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Virtual elements for sound propagation in complex poroelastic media

Abstract

We develop a novel Virtual Element Method (VEM) to resolve the mixed Biot displacement-pressure formulation governing wave propagation in porous media. Within this setting, the weak form of the governing equations is discretized using implicitly defined canonical basis functions and the resulting integral forms are computed using appropriate polynomial projections. The projection operator accounting for the solid, fluid, and coupling phases of the problem are presented. Different boundary, interface and excitation conditions are accounted for. The convergence behaviour, accuracy, and efficiency of the method is examined through a set of illustrative examples. A node insertion strategy is proposed to resolve non-conforming interfaces that naturally arise in multilayered systems. Finally the power of the VEM is exploited to examine the acoustic response of composite materials with periodic and non-periodic inclusions of complex geometries.

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Acknowledgements

This work has been carried out under the auspices of the grant: ”European industrial doctorate for advanced, lightweight and silent, multifunctional composite structures—N2N”. The N2N project is funded under the European Union’s Horizon 2020 research and innovation programme under the Marie Sklodowska-Curie Actions Grant: 765472.

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Correspondence to Savvas P. Triantafyllou.

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Appendices

Appendix A monomial spaces

The contents of the monomial spaces \([{\mathbb {M}}_k({\mathcal {K}})]^2\) and \([{\mathbb {M}}_k({\mathcal {K}})]\) are iteratively defined in Table 11.

Table 11 Generalized scalar and vector valued monomials for \({\mathbb {M}}_k({\mathcal {K}})\) and \([{\mathbb {M}}_k({\mathcal {K}})]^2\), respectively

In Table 11, \(\xi = \frac{x-x_{{\mathcal {K}}}}{h_{{\mathcal {K}}}}\) and \(\eta = \frac{y-y_{{\mathcal {K}}}}{h_{{\mathcal {K}}}}\) denote scaled monomials in each parametric direction. The number of terms in \([{\mathbb {M}}_k({\mathcal {K}})]^2\) and \([{\mathbb {M}}_k({\mathcal {K}})]\) are \(n^u_k = (k+1)(k+2)\) and \(n^p_k = \frac{(k+1)(k+2)}{2}\), respectively. The operator-specific kernels are provided in Table 12. The contents of these kernels can be derived using kinematical decomposition relations mentioned in [73].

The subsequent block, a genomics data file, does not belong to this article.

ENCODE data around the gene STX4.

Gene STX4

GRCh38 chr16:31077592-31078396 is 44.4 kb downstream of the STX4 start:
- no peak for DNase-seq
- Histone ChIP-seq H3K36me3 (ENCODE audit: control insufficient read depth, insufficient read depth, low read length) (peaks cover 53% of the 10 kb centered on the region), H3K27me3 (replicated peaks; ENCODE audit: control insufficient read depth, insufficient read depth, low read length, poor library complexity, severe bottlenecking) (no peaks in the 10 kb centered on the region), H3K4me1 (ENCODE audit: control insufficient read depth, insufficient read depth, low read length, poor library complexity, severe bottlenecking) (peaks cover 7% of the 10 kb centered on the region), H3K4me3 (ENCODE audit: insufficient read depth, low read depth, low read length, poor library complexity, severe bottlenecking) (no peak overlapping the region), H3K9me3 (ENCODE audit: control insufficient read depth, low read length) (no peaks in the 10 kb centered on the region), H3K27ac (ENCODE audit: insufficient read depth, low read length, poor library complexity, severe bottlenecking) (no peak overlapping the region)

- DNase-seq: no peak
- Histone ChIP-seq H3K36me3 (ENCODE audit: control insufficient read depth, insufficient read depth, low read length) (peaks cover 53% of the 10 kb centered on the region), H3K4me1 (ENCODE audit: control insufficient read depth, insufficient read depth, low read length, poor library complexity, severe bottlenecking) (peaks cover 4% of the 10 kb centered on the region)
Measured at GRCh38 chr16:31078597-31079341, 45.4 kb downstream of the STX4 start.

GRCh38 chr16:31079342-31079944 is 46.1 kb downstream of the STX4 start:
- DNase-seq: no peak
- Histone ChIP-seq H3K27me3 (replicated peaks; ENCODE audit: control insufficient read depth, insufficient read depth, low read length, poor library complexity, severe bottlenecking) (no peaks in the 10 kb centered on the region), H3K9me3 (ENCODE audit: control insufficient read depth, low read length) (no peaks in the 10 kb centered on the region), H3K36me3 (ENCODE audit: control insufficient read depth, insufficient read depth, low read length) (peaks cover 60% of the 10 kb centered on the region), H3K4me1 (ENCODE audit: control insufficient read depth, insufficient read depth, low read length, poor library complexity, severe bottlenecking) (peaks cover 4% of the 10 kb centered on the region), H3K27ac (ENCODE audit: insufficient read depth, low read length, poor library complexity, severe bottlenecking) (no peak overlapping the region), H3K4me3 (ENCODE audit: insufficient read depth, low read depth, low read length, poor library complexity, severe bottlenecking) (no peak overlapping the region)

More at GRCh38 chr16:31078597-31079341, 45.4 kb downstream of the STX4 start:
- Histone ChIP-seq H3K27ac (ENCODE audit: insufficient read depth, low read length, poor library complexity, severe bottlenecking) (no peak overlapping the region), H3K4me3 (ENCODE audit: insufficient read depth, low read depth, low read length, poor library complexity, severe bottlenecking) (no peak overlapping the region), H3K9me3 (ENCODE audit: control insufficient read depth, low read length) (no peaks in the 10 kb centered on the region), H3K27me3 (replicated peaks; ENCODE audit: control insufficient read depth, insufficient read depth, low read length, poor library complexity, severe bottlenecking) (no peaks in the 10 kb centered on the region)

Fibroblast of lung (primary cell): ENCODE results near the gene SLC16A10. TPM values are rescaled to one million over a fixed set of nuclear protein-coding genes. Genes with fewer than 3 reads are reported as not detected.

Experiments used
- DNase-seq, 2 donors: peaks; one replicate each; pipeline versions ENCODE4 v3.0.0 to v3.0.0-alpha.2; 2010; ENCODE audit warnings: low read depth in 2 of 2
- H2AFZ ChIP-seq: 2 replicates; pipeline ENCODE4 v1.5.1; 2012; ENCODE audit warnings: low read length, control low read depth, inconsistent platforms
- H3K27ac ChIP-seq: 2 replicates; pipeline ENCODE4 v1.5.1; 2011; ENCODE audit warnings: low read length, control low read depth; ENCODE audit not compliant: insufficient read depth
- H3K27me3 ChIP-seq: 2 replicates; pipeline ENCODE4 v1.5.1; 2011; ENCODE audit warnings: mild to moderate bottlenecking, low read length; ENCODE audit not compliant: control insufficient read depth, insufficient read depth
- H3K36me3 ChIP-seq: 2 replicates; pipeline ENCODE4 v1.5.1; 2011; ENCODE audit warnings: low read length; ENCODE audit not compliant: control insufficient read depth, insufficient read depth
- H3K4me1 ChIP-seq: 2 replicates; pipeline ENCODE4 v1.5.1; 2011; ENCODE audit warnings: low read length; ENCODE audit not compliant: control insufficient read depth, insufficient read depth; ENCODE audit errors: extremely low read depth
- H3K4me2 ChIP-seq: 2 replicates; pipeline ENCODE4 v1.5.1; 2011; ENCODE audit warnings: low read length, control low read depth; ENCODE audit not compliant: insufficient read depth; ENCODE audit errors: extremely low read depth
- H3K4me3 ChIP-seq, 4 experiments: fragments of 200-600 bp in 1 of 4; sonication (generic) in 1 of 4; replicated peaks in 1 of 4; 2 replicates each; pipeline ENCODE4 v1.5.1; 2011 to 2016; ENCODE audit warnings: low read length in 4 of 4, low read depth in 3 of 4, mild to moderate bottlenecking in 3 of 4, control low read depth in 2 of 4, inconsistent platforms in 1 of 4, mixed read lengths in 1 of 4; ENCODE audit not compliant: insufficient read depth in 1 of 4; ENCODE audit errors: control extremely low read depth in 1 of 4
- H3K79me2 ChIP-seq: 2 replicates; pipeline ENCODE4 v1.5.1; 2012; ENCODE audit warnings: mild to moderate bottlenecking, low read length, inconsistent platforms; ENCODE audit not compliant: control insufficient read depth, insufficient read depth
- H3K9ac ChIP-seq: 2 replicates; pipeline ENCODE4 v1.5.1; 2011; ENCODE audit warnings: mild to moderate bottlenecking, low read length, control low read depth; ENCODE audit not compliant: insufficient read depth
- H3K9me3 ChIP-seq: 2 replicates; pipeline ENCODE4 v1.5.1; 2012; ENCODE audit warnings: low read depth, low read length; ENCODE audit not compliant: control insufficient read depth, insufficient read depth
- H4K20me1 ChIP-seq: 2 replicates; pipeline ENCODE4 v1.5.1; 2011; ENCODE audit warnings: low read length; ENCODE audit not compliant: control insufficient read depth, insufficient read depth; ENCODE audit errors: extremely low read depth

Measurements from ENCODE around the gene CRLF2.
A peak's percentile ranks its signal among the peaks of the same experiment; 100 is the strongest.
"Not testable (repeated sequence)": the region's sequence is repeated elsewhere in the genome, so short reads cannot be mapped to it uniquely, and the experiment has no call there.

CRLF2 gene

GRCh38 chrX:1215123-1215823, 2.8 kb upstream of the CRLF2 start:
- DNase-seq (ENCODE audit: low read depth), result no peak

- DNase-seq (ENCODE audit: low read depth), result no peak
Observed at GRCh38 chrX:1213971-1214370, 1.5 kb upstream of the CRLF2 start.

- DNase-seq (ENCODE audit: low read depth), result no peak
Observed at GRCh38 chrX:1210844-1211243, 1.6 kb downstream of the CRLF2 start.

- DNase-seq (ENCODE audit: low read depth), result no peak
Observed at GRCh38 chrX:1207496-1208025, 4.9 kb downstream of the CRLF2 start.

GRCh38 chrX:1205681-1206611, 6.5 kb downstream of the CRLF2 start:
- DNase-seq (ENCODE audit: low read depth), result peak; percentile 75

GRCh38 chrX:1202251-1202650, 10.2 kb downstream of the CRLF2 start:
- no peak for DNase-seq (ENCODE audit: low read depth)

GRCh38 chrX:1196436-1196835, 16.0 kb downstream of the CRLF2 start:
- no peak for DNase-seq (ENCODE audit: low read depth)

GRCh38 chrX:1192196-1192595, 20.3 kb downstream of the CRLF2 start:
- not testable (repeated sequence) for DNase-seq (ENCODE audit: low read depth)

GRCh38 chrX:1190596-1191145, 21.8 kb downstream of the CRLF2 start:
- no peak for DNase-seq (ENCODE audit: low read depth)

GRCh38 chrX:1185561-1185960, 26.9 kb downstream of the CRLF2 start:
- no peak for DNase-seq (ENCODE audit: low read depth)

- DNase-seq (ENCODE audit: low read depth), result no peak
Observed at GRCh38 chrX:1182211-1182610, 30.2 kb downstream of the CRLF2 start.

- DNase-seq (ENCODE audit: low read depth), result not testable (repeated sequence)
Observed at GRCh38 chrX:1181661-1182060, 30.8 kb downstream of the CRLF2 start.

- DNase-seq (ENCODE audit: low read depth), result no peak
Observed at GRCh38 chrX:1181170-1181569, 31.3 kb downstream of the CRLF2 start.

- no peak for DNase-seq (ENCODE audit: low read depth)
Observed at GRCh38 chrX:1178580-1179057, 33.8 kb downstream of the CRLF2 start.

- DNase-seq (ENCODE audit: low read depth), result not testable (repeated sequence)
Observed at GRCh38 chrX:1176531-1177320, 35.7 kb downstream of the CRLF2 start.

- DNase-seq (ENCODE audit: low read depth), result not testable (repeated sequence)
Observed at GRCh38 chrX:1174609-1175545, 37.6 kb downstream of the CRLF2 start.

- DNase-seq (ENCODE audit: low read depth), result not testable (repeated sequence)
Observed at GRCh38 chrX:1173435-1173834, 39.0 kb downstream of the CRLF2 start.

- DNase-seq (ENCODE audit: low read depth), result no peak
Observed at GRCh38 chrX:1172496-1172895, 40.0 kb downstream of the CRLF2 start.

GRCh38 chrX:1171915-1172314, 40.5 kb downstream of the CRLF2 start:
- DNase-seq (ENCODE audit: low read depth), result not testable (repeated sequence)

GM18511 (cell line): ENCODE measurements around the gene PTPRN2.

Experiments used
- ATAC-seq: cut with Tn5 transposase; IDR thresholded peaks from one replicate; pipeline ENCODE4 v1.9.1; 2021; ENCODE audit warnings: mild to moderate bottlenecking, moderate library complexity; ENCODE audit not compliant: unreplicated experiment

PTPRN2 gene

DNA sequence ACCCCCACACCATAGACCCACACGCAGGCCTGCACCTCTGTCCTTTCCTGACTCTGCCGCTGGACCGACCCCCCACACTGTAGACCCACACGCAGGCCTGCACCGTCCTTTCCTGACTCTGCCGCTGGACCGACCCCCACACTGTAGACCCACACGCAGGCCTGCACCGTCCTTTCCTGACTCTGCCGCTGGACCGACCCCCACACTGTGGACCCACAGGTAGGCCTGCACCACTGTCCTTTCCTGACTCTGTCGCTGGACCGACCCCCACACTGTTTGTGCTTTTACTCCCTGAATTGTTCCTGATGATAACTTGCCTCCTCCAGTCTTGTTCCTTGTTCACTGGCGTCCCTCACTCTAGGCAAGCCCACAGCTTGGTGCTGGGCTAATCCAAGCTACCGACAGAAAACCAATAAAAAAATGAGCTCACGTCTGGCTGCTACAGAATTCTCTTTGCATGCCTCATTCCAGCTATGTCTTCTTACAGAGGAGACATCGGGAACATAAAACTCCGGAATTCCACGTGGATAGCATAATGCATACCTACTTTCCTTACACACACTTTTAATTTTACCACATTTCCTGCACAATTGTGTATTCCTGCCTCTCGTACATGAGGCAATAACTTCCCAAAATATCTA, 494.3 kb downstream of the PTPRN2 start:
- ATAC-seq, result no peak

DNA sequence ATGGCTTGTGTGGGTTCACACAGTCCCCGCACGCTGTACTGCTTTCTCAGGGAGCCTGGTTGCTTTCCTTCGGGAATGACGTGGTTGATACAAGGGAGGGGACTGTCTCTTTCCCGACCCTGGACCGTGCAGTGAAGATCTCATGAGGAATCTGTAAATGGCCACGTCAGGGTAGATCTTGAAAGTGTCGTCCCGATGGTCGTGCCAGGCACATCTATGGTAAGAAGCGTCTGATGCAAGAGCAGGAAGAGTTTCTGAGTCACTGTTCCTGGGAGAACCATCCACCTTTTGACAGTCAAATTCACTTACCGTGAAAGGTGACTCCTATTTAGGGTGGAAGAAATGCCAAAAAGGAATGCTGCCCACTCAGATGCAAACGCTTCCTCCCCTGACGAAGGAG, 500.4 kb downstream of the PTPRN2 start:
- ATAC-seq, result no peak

Table 12 Definition of operator kernels

The zero-energy modes contained in \({\mathbb {K}}^{\varepsilon }({\mathcal {K}})\) can be understood as rigid body motions, i.e., two translations and one rotation in 2-D physical space.

Appendix B computing B matrices

Using quadratures, Eq. (66) results in

$$\begin{aligned} {\mathbf {B}}^{\nabla u}_j={\mathbf {B}}_{bj}^{\nabla u}+{\mathbf {B}}_{dj}^{\nabla u}, \end{aligned}$$
(128)

where

$$\begin{aligned} {\mathbf {B}}^{\nabla u}_{bj}=\sum \limits _{e \in \partial {\mathcal {K}}}\int \limits _{e} {\mathbf {u}}_h \cdot (\delta ^{\star } \nabla {\mathbf {m}}_{j+2}\, {\mathbf {n}}^{\nabla }_e) \, \text {d}e, \end{aligned}$$
(129)

and

$$\begin{aligned} {\mathbf {B}}^{\nabla u}_{dj}=-\int \limits _{{\mathcal {K}}\setminus \partial {\mathcal {K}}} {\mathbf {u}}_h \cdot (\delta ^{\star }\varDelta {\mathbf {m}}_{j+2}) \, \text {d}{\mathcal {K}} \end{aligned}$$
(130)

respectively.

Similarly, Eq. (69) becomes

$$\begin{aligned} {\mathbf {B}}^{\nabla p}_j= {\mathbf {B}}_{bj}^{\nabla p}+{\mathbf {B}}_{dj}^{\nabla p}, \end{aligned}$$
(131)

where

$$\begin{aligned} {\mathbf {B}}^{\nabla p}_{bj}=\sum \limits _{e \in \partial {\mathcal {K}}}\int \limits _{e} \text {p}_h \cdot \Big ( \frac{1}{{\tilde{\rho }}_{\text {eq}}} \nabla \text {m}_{j+1}\cdot {\mathbf {n}}^{\nabla }\left( e\right) \Big ) \, \text {d}e, \end{aligned}$$
(132)

and

$$\begin{aligned} {\mathbf {B}}^{\nabla p}_{dj}=-\int \limits _{{\mathcal {K}}\setminus \partial {\mathcal {K}}} \text {p}_h \cdot \Big (\frac{1}{{\tilde{\rho }}_{\text {eq}}}\varDelta \text {m}_{j+1} \Big ) \, \text {d}{\mathcal {K}} \end{aligned}$$
(133)

respectively, where the array \({\mathbf {n}}^{\nabla }\left( e\right) \) is defined here as

$$\begin{aligned} {\mathbf {n}}^{\nabla }\left( e\right) = \begin{bmatrix} n_x\left( e\right)&n_y\left( e\right) \end{bmatrix}^T. \end{aligned}$$
(134)

The boundary integrals in Eqs. (128) and (131) are evaluated using Gauss-Lobatto quadratures in a similar manner to Eq. (74).

To evaluate the corresponding domain integrals, the terms \(\varDelta {\mathbf {m}}_{j+2}\) in Eq. (130) is expanded over the \([{\mathbb {M}}_{k-2}({\mathcal {K}})]^2\) basis